• Seminar,

Sandra Sequeira, Giorgio Chiovelli and Elias Papaioannou

Published on April 8, 2021 Updated on April 29, 2021
Le 14 April 2021 De 17:30 à 18:30
Informations complémentaires :5.30 pm CET (via Zoom)

Webinar: The Economics of Migration

Forced Displacement, Human Capital and Occupational Choice

Co-author : Stelios Michalopolous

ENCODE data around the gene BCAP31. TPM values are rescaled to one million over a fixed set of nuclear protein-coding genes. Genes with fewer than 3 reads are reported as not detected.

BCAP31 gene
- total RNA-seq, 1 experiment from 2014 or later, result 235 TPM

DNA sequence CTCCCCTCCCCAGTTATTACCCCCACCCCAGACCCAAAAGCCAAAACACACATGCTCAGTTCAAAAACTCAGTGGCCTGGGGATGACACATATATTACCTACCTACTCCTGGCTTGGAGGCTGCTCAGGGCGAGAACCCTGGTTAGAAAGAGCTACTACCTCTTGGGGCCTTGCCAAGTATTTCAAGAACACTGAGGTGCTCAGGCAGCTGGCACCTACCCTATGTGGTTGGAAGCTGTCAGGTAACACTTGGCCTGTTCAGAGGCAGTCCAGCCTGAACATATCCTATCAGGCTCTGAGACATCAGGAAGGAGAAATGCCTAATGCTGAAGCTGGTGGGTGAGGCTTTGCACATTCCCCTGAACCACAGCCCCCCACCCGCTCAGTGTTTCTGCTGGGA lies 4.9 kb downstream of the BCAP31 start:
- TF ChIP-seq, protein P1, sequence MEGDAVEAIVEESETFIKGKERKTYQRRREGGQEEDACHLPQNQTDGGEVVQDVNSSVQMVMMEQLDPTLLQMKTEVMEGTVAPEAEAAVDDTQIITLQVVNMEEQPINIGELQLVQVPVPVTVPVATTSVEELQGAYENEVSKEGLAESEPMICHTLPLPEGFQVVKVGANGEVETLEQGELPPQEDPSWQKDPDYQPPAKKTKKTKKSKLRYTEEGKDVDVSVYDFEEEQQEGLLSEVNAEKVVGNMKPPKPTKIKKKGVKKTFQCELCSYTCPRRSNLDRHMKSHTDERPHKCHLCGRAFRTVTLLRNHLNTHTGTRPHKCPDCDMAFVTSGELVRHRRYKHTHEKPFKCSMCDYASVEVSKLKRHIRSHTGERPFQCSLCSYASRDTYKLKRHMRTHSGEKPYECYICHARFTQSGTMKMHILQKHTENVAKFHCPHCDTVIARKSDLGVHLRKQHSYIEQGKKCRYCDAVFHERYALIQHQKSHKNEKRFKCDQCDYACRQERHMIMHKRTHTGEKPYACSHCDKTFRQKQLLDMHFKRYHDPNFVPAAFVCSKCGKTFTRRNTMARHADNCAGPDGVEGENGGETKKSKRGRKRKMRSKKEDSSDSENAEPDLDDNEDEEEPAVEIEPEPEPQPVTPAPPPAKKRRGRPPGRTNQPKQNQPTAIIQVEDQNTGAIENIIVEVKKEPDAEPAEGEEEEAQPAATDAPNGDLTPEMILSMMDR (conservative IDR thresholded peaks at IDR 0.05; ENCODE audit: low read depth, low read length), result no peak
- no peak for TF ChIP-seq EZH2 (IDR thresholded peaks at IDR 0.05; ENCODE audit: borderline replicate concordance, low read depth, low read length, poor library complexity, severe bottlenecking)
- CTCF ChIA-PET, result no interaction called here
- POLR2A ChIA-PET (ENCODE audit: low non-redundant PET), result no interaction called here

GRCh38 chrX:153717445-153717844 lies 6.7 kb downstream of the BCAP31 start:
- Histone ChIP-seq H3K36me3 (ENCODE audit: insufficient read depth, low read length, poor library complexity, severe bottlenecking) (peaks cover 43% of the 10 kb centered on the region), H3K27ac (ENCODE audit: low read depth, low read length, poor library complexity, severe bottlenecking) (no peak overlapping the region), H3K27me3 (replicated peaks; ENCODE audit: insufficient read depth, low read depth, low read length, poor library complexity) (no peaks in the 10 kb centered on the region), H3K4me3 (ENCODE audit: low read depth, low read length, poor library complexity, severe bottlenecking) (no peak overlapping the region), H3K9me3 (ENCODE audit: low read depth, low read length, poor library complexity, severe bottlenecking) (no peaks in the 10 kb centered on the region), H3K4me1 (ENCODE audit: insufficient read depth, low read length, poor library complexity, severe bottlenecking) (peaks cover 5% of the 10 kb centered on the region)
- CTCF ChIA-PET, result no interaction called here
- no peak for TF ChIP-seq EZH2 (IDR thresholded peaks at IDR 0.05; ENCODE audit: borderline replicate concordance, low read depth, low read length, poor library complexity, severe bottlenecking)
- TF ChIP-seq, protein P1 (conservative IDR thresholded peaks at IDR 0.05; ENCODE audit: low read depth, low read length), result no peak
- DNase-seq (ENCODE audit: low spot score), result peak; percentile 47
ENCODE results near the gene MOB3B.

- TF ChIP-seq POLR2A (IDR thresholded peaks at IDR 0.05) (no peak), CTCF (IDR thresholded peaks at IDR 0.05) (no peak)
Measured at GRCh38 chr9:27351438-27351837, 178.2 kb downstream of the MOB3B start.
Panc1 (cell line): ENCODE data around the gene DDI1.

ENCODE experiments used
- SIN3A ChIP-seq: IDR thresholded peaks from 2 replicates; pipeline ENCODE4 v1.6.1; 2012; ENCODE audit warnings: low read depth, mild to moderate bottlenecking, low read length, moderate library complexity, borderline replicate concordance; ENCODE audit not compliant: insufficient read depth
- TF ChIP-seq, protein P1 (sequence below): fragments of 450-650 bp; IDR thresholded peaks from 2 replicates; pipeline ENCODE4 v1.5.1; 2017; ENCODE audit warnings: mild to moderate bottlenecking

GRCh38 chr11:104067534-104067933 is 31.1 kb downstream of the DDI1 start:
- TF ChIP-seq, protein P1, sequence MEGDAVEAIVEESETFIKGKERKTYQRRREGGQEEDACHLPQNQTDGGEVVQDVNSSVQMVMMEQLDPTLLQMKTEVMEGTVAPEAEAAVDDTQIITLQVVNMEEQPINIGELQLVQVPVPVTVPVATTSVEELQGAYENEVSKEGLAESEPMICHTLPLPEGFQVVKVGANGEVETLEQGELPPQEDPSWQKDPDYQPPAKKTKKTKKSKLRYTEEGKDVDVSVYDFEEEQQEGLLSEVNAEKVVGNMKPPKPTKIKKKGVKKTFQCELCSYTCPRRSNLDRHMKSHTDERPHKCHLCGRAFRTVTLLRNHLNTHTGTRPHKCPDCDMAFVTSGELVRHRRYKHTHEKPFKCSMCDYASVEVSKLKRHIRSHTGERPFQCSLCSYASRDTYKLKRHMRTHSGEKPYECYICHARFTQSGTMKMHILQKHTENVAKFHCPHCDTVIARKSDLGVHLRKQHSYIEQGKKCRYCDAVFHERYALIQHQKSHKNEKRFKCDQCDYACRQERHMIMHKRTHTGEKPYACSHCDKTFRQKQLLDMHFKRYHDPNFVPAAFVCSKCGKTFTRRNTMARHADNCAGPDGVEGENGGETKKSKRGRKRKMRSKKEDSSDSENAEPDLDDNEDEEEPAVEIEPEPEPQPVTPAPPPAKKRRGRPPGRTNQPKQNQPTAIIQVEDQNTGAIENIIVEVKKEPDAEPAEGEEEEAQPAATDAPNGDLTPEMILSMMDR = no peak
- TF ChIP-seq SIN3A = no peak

This paper examines the impact of conflict-driven displacement on investments in human capital and occupational choice, looking at the Mozambican civil war (1977-1992). We analyse all the different displacement trajectories that occurred between cities, rural areas and refugee camps in neighboring countries. Exploiting the universe of the first post-war census in 1997, we overcome selection concerns by comparing the displacement experience of siblings and twins separated during the war. Children displaced into urban areas were more likely to invest in education and later experience a shift towards occupations outside of agriculture, even when they returned to the countryside once the war was over. Displacement to neighboring countries, mostly to refugee camps or informal settlements, yields no discernible differences in education and occupational specialization. We then explore heterogeneity to shed light on the channels. Children whose parents and grandparents are literate invest more in education when moving to a new environment. Educational investments and occupational shifts are also more substantial for those internally displaced to areas with higher levels of human capital and population density. Finally, we implement a survey in Mozambique's largest Northern city that aims to uncover the long-run impact of forced displacement and explore aspects not covered in the census. 28 years after the end of the civil war, individuals displaced into the city have significantly higher education than their siblings who remained elsewhere. Moreover, they seem to have integrated socially into urban areas, having comparable views and attitudes to non-mover city-dwellers. However, those who were internally displaced have lower mental health levels, inter-community trust, and are less optimistic than their cohort of urban dwellers. These findings underscore how forced displacement can act as a mobility shock that breaks links with subsistence agriculture, increasing human capital accumulation and encouraging occupational shifts. However, it may come at the cost of decreased mental health and trust.